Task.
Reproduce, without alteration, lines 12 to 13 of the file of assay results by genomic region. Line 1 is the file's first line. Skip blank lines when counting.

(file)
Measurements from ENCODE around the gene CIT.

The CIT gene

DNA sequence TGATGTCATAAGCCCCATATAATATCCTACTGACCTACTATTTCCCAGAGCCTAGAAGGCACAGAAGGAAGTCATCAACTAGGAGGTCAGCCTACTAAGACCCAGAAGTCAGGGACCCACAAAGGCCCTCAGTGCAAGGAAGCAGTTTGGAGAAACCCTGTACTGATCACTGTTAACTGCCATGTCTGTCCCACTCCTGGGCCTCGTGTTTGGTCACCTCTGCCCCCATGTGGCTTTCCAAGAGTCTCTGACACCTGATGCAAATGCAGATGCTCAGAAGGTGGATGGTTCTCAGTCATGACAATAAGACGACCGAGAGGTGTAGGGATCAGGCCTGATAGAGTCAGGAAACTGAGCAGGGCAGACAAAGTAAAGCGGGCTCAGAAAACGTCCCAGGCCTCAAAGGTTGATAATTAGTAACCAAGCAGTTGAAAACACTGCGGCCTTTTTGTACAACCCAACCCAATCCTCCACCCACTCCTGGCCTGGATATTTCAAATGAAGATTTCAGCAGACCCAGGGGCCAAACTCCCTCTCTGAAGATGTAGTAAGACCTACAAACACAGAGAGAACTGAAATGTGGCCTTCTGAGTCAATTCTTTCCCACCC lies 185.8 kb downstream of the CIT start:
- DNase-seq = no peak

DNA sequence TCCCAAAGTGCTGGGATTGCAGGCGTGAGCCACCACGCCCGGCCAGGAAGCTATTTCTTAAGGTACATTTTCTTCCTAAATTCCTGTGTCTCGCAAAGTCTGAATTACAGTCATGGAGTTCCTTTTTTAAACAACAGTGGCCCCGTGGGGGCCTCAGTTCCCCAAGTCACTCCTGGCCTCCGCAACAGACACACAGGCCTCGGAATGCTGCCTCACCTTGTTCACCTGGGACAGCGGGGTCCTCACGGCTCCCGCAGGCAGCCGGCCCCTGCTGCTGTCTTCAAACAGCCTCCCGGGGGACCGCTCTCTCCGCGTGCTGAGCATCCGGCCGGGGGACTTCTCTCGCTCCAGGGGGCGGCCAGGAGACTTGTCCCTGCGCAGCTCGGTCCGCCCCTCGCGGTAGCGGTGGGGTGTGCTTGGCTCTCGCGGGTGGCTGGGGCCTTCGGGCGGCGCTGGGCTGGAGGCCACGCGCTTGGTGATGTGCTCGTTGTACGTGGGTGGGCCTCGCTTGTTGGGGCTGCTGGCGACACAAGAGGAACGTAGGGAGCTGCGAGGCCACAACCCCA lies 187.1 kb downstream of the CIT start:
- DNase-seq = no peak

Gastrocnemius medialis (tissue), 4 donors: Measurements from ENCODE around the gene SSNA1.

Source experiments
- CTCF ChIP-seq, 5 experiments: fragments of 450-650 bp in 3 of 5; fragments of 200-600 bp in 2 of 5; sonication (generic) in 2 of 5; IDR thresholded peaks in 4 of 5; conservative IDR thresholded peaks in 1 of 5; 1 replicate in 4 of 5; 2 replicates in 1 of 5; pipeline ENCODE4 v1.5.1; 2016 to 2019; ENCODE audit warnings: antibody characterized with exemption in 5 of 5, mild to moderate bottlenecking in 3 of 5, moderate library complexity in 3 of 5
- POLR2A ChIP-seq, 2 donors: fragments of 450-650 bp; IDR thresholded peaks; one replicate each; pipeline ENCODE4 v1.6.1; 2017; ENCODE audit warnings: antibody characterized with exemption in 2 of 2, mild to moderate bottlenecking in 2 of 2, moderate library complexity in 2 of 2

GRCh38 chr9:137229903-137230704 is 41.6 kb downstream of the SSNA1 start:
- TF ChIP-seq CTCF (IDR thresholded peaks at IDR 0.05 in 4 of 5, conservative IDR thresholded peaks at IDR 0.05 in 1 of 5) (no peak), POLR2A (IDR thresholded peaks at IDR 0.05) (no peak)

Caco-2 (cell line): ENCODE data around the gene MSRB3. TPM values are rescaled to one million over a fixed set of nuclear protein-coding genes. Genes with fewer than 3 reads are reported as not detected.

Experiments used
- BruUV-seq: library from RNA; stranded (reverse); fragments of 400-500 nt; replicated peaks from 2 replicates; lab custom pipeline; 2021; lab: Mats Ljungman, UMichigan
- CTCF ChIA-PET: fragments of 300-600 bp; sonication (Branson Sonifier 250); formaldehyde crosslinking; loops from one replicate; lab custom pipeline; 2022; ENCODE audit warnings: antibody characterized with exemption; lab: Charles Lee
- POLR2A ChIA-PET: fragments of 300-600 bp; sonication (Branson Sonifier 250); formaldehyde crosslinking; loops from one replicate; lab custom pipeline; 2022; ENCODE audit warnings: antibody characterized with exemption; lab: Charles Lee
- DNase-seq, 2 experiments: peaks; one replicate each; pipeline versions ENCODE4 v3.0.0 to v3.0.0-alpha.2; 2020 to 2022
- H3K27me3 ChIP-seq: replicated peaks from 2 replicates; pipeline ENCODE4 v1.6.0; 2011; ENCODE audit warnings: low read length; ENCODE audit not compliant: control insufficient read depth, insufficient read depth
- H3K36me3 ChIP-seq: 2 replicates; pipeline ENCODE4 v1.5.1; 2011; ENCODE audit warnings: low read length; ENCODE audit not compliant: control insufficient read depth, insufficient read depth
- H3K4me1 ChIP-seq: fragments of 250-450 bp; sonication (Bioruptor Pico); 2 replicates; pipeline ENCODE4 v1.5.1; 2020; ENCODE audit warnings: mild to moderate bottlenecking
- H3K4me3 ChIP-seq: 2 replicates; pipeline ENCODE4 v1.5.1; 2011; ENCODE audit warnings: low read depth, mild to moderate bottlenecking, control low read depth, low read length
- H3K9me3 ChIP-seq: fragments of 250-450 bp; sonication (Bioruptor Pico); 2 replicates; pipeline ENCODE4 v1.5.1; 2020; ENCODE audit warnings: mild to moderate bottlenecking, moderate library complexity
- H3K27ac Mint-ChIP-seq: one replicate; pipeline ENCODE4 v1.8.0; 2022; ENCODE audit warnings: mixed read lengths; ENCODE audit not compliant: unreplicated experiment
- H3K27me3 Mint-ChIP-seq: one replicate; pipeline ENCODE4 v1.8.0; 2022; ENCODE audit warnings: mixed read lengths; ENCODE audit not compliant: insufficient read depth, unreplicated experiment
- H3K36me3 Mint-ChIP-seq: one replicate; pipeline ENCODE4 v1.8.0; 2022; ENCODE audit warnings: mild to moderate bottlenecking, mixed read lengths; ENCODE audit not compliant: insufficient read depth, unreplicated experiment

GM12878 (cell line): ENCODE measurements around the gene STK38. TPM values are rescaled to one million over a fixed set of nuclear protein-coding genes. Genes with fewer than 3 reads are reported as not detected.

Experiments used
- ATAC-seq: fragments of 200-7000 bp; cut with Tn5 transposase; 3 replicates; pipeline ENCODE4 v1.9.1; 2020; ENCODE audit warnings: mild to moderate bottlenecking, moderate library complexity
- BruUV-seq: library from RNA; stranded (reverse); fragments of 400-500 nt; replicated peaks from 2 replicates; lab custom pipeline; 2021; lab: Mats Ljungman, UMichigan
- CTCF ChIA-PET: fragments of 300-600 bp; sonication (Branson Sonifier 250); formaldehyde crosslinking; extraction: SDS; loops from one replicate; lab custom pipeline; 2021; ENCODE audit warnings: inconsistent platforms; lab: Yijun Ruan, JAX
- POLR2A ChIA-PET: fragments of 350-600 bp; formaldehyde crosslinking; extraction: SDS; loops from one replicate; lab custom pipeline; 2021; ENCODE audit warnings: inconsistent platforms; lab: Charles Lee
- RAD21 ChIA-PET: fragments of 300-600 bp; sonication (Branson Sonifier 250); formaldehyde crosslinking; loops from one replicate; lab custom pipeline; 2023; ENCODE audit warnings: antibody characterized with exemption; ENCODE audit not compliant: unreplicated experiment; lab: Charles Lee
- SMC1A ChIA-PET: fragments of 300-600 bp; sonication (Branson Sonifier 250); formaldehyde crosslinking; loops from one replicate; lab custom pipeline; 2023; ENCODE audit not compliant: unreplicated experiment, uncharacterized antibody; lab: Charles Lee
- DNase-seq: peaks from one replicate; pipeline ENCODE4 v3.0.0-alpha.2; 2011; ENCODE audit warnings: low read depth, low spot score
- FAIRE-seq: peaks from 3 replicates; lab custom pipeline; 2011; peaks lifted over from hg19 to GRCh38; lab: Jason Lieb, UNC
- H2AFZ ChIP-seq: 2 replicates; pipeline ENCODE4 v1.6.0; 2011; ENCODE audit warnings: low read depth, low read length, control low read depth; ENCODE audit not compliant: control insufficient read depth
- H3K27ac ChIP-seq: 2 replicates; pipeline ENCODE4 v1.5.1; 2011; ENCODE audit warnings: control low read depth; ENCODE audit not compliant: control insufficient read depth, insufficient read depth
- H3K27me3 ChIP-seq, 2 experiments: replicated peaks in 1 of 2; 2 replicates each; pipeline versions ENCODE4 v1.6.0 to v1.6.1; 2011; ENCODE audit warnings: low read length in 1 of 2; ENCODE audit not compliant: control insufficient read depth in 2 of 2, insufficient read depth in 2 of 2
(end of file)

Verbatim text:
- TF ChIP-seq CTCF (IDR thresholded peaks at IDR 0.05 in 4 of 5, conservative IDR thresholded peaks at IDR 0.05 in 1 of 5) (no peak), POLR2A (IDR thresholded peaks at IDR 0.05) (no peak)

Caco-2 (cell line): ENCODE data around the gene MSRB3. TPM values are rescaled to one million over a fixed set of nuclear protein-coding genes. Genes with fewer than 3 reads are reported as not detected.